News State Considers New Animal Disease Traceability System

State Considers New Animal Disease Traceability System

State Considers New Animal Disease Traceability System
November 1, 2011 |

Alabama beef cattle producers may be positioning themselves as pioneers on the national livestock scene by implementing a new animal disease traceability system ahead of federal requirements.The federal requirements are in response to the USDA Animal Disease Traceability program, which puts laws in place that require state departments of agriculture to keep track of livestock that cross state borders. State Veterinarian Dr. Tony Frazier said animal disease traceability has been discussed for years, and as USDA officials fine-tune measures to implement a national program, Alabama is making a proactive move to be ready for the plan.”We know that animal identification is eminent, but we don’t know exactly when it’s coming,” Frazier said. “The federal regulations are still in the rule-making process, which typically takes at least two years. But producers here want to be ready when it does happen, and it’s advantageous for our cattlemen to be in a position of compliance as soon as possible.”In response to requests from Alabama beef producers, including members of the Alabama Farmers Federation’s State Beef Committee, Frazier developed a proposed state rule. That plan is under review by state attorneys. Upon completion of the review, it will be submitted to the State Board of Agriculture and Industries, followed by a legislative review committee’s consideration.”The state traceability system would start with adult cows being identified and eventually come to include all beef cattle, including calves,” Frazier said. “It might be five or 10 years before all the beef cattle in our state are tagged, but that’s where we’re eventually headed. We also want to make sure our state has a system in place to keep up with the identification because identification without traceability is worthless.”Federation State Beef Committee Chairman Tommy Maples of Elkmont owns a registered Black Angus herd and a herd of crossbred cows with his dad, Billy, in Limestone County. He said he supports the traceability program because he supports a healthy cattle population.”If a disease outbreak did occur, we could quickly identify where it came from and address it,” he said. “It protects me as well as other producers whose animals were not part of a problem.”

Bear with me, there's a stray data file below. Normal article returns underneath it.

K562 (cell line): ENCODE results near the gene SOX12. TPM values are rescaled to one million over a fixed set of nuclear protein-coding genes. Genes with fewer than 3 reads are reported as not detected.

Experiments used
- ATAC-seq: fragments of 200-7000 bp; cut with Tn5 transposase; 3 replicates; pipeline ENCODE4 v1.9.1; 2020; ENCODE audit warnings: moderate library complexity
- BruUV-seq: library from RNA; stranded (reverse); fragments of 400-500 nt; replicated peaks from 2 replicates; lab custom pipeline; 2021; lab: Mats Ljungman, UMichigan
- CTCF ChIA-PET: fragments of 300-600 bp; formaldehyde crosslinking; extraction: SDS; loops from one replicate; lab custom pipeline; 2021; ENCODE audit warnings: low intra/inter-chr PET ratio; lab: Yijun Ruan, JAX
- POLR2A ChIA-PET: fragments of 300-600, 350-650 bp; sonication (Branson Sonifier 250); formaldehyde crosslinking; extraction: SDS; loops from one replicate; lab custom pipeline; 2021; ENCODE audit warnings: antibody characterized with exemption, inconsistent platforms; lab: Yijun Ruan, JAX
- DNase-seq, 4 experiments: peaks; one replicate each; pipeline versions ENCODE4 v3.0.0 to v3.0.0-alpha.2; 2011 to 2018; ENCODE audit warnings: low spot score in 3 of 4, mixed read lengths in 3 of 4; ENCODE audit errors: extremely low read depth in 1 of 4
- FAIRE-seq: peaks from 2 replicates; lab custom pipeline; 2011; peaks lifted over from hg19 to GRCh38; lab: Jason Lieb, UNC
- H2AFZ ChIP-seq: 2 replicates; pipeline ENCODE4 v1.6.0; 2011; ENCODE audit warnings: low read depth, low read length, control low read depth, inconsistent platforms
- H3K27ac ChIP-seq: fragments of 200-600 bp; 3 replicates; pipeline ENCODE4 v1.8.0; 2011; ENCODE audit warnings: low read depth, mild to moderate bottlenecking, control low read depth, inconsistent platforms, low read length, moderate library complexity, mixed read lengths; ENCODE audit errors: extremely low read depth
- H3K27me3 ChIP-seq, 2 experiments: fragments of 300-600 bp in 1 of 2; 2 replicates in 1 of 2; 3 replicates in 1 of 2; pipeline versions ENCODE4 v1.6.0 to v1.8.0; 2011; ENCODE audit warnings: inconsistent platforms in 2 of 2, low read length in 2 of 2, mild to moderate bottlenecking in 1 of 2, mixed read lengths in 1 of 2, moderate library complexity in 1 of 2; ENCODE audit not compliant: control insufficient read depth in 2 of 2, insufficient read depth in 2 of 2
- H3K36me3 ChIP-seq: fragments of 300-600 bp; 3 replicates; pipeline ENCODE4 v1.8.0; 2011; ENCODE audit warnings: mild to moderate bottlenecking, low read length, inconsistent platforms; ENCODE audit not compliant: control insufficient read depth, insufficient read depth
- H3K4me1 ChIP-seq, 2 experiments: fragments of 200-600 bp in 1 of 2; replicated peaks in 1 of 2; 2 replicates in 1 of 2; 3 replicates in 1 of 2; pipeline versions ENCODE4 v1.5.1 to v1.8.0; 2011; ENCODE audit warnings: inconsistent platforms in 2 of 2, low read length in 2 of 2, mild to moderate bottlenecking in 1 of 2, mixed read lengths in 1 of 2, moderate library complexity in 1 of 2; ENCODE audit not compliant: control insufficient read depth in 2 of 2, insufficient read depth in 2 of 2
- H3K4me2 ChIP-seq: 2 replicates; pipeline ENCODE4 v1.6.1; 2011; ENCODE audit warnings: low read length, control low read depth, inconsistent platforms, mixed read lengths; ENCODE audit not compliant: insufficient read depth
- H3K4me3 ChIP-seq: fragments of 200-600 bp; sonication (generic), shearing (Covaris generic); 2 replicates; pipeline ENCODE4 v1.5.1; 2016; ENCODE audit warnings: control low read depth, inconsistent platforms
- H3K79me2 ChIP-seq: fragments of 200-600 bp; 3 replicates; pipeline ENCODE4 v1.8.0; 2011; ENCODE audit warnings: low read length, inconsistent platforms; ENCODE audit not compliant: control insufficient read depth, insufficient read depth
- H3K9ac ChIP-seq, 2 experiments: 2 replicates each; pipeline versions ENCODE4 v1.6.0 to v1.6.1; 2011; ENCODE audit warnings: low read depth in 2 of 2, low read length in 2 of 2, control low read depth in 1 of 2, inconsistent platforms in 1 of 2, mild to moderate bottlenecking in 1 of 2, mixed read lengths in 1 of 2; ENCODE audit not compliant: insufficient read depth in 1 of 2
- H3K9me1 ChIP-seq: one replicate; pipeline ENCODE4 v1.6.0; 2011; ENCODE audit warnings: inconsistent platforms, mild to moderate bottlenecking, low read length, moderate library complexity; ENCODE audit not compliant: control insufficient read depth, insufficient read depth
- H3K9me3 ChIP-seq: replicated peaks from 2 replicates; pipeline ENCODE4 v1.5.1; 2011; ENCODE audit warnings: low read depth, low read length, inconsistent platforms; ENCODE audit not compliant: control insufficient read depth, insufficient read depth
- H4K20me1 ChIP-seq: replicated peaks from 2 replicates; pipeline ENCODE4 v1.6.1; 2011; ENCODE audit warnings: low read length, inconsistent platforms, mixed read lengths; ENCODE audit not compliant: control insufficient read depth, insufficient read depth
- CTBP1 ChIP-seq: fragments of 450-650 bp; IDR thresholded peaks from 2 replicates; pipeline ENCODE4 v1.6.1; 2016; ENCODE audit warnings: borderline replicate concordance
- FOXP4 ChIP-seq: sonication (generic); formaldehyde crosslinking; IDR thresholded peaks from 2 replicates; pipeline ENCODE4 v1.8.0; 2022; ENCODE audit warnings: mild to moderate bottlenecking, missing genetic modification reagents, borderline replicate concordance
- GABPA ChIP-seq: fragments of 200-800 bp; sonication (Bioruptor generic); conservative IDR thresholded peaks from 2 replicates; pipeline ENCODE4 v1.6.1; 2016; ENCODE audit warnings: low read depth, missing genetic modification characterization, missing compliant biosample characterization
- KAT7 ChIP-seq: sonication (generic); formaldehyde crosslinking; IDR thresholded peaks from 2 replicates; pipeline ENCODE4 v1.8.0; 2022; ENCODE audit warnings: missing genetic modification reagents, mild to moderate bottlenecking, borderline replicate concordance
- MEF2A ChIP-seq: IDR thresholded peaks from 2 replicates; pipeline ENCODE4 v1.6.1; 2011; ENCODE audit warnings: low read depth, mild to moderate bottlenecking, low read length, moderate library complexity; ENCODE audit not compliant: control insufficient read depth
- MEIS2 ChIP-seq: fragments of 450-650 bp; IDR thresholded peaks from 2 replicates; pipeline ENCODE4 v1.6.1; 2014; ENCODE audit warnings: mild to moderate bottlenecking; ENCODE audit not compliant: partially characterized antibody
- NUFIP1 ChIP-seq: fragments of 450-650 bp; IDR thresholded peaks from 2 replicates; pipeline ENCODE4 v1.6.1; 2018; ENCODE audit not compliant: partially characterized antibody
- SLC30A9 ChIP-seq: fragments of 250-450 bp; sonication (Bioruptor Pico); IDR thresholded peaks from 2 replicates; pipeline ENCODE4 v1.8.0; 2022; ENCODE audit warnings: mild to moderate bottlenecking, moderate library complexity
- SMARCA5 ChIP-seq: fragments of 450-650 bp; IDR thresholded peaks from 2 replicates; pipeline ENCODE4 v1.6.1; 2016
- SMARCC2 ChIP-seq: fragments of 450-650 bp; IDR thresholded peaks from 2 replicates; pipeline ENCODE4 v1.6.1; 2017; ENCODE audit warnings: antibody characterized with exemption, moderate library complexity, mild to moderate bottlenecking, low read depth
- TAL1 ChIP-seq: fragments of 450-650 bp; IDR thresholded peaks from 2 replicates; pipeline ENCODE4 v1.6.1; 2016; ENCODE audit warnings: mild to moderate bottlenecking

Federation Beef Division Director Nate Jaeger said the program is important to help safeguard herd health and protect market access for beef both domestically and internationally. More importantly, this rule ensures Alabama farmers are in compliance with proposed federal regulations and could serve as a model for other southeastern states.Details of the proposed state rule are being finalized; however, the main requirements are similar to the former Brucellosis program used in the state from the 1970s and ’80s. The proposed rule would require all cattle (starting with adult breeding-age cattle) be tagged with official identification before animals change ownership. Official identification is outlined in the USDA Animal Disease Traceability program and includes radio frequency identification (RFID) ear tags, panel tags and metal “Brite” tags.Official identification tags will be assigned and allocated by the Alabama Department of Agriculture and Industries to farmers, and each tag will have unique individual numbers. The proposed federal animal disease traceability program dictates that farmers will not be forced to use a particular type of tag. Current plans for the Alabama rule allow for farmers to acquire the metal “Brite” tags for free from the state veterinarian’s office.”This system also will help me, as state veterinarian, to make sure I can respond quickly in the case of an outbreak, which could be a natural occurrence or an intentional threat to our food security,” he said. For more information about the proposed state rule, contact Frazier at (334) 240-7253 or email him at

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